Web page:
I am deeply ashamed. It's St. Patrick's Day, and I'm not wearing green (or even orange for that matter). I feel I've betrayed my Irish ancestry.

I'll have to make up for it tonight by drinking and picking a fight with a relative.

Monday, March 14, 2005

The longest night of the year

For those readers outside central Illinois, you’ll have to forgive me for this provincial entry. While the first Monday following the second weekend in March may sound like a Nicean formula, it is actually the night on which the Springfield Muni Opera makes its casting calls for the coming season. This year, 315 auditionees (yours truly and Mrs. Z among them) will await news of their fate into the wee hours. This is a nightlong ordeal, as the first calls generally don’t go out until after 9 p.m. And when you consider that the staffs for four shows must make between 30 and 50 calls each, the most steadfast can hold out hope until two or three in the morning.

Of course, merely sitting and waiting by the phone for five hours can be a little nerve-racking. With that in mind, I’ve brainstormed a list of alternate activities auditionees can pursue to make the longest night more bearable.

Drink. Lots. This isn’t a terribly innovative idea; in fact, it’s somewhat of a tradition for certain veteran auditionees. This tip comes with a caveat, however: it’s important not to drink SO much that you can’t carry on a lucid conversation when the call comes (if it does). Take, for example, this hypothetical call Joe Thespian receives from an equally hypothetical director (let’s call her Laurie Ann O’Hootsmithen) of a similarly hypothetical show (say, Annie, Get Your Ragtime Music Beast).

LAO’H: Hello, this is the director of …

JOE: So’s yer old man!

LAO’H: I’m sorry, but the Muni isn’t doing The Music Man this year. Actually, I’m calling to offer you the role of …

JOE: Zzzzzzzzzzzzzzz

Watch a musical. Now this is sneaky. What better way to take your mind off getting cast in one of four musicals than to watch an entirely different musical? Mrs. Z and I have Brigadoon cued up and ready to go. I’m just waiting for the phone to ring at the very instant Harry utters the line, “The miracle is over!”

Take the kids to Chuck E. Cheese. Forget your troubles. Play games. Laugh at life. And if you’re childless, canned vegetables are a great substitute.

Watch 24. Then, imagine an episode in which Jack Bauer has to go undercover as a Muni auditionee as a matter of national security.

JACK: Dammit, Tony, I need you to upload the grapevine-hitch kick combo to my palm pilot NOW!

Think how free your summer will be if you don’t get cast. There will ever be a better time to jump on the Frisbee golf bandwagon. Sorry, I meant disc golf.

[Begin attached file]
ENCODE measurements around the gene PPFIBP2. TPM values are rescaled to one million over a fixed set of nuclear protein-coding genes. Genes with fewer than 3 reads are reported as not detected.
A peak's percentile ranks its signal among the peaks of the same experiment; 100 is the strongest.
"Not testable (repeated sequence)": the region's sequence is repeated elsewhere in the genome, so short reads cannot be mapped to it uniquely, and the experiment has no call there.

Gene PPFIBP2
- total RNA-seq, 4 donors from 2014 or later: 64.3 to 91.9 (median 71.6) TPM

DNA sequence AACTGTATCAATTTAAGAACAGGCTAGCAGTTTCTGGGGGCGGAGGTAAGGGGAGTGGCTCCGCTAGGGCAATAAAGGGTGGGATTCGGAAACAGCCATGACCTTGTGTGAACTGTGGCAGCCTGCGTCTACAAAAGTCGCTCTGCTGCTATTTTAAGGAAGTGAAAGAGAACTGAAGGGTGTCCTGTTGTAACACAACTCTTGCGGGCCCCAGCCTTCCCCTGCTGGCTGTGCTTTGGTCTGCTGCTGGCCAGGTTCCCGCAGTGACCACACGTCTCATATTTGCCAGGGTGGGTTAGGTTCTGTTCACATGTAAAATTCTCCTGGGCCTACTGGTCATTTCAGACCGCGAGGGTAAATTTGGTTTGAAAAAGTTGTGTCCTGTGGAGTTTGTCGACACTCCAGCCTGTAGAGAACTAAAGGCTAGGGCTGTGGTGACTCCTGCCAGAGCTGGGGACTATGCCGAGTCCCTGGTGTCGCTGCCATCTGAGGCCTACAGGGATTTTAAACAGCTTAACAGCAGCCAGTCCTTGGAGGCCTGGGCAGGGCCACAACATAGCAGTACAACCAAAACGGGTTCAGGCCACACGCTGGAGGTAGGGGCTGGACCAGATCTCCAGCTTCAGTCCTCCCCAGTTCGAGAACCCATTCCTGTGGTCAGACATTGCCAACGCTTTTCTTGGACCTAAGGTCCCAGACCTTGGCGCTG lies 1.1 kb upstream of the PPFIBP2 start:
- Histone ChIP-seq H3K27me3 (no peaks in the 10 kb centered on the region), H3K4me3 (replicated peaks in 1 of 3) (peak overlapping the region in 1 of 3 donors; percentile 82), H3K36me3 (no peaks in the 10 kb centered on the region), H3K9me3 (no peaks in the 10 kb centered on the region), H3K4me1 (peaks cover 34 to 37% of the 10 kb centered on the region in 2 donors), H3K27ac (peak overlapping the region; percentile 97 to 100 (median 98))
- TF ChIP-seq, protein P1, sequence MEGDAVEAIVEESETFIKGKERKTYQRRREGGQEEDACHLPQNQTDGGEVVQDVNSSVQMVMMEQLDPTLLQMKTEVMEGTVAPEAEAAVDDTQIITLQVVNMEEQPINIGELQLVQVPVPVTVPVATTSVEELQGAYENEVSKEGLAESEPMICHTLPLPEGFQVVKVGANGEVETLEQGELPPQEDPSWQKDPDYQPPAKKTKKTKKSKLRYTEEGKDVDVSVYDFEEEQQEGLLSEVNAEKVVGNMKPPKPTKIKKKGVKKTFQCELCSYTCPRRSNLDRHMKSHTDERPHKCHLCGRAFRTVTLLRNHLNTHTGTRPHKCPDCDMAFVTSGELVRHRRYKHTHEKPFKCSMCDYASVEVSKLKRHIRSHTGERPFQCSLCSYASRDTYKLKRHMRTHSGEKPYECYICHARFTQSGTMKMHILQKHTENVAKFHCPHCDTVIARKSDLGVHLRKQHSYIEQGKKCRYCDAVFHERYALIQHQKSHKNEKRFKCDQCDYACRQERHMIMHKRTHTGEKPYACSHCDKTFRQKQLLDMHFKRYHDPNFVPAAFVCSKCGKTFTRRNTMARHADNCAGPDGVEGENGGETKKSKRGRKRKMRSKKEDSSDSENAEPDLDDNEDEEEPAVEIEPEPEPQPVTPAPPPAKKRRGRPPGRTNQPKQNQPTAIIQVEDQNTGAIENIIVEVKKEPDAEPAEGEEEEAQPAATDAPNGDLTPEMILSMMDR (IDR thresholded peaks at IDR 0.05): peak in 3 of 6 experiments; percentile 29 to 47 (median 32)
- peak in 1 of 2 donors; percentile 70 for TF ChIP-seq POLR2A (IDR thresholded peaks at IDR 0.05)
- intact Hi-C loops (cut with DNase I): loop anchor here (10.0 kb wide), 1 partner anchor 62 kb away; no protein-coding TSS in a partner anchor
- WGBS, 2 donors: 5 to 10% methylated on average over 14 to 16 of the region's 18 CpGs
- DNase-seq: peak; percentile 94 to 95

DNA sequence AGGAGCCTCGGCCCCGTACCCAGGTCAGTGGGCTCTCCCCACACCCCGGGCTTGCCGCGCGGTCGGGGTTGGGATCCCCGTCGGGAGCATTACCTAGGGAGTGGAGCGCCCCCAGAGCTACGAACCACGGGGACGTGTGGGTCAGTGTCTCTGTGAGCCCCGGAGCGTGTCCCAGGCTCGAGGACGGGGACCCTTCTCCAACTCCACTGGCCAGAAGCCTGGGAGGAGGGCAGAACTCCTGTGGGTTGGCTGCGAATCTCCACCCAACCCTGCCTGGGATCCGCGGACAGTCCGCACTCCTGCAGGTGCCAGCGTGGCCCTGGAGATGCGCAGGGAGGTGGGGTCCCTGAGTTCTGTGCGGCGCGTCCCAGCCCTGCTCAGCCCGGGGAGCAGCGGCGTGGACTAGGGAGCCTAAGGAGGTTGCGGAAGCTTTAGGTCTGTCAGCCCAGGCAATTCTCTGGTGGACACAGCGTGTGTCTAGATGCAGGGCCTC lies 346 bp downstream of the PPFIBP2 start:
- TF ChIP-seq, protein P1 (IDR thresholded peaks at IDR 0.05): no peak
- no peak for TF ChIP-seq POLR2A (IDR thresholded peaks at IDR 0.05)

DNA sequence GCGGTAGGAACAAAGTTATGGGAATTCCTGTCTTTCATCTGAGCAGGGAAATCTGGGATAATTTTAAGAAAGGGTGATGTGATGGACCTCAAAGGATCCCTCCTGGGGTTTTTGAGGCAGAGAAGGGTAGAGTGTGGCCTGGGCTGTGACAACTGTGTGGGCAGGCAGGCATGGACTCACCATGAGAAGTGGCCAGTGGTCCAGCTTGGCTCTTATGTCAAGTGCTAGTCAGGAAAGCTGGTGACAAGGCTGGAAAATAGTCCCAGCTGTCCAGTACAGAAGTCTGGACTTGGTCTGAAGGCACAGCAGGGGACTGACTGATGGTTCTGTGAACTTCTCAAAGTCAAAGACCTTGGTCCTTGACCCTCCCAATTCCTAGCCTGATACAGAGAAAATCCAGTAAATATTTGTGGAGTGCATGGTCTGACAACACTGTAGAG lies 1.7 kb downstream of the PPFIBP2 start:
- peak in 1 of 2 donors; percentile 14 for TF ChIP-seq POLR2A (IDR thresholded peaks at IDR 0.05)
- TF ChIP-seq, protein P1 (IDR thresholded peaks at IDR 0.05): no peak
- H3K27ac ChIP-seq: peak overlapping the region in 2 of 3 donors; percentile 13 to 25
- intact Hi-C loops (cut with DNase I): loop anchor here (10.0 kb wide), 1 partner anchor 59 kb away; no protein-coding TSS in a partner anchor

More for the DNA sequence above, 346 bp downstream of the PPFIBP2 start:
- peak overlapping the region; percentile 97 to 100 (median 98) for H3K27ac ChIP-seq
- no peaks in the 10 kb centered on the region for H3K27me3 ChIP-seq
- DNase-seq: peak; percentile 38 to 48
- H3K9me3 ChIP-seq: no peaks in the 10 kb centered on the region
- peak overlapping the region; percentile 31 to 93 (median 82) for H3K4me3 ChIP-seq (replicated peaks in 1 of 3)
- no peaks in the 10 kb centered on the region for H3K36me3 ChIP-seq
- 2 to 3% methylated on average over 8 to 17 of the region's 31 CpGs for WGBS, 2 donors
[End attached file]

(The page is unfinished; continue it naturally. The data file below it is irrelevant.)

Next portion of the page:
Did I mention drinking?

Zzzzzzzzzzzzzzz ...

Wednesday, March 09, 2005

The penitent blogger

Bad blogger. Bad, bad blogger.

So go my self-recriminations when I consider blogging colleagues like her and him, both of whom are dealing with as much as I, have somehow have found time to post more regularly.

With that in mind, I present the following quick takes on my life and the world in general:

  • Mrs. Zoom is in a period of mourning, as she will probably never be able to color her hair again. After a five-year hiatus since her last coloring incident (which ended in an allergic reaction), she again tried to color her hair black —this time with a “foolproof” ammonia-free dye. Just over 24 hour hours later, she was in the emergency room, her scalp and neck covered in welts and the pain in her back making breathing next to impossible. It really sucks when the suffering of loved ones causes you tangible pain. But it’s worth the trade-off to know there is another human being to whom you’re that close.

  • This whole democracy in the Middle East thing is starting to gain legs — first in Lebanon, then in Egypt. Bushies should not feel at liberty to back-slap yet by any means, but the president’s idealism is looking a little less fanciful by the day. Read more here.

  • Auditions for Springfield’s largest community theater venue, the Springfield Muni Opera, started last weekend and continue this weekend. Mrs. Z and I both auditioned. Look here in the next week or two for updates.

  • I’m really looking forward to St. Patrick’s Day this year. Not that I don’t always celebrate it with gusto, but I am fascinated to see the subpoena-enforced appearances of many of the central players in baseball’s steroid scandal. That hissing sound you’ll hear is the last of the air escaping from the doomed dirigible of steroid naiveté.

More later …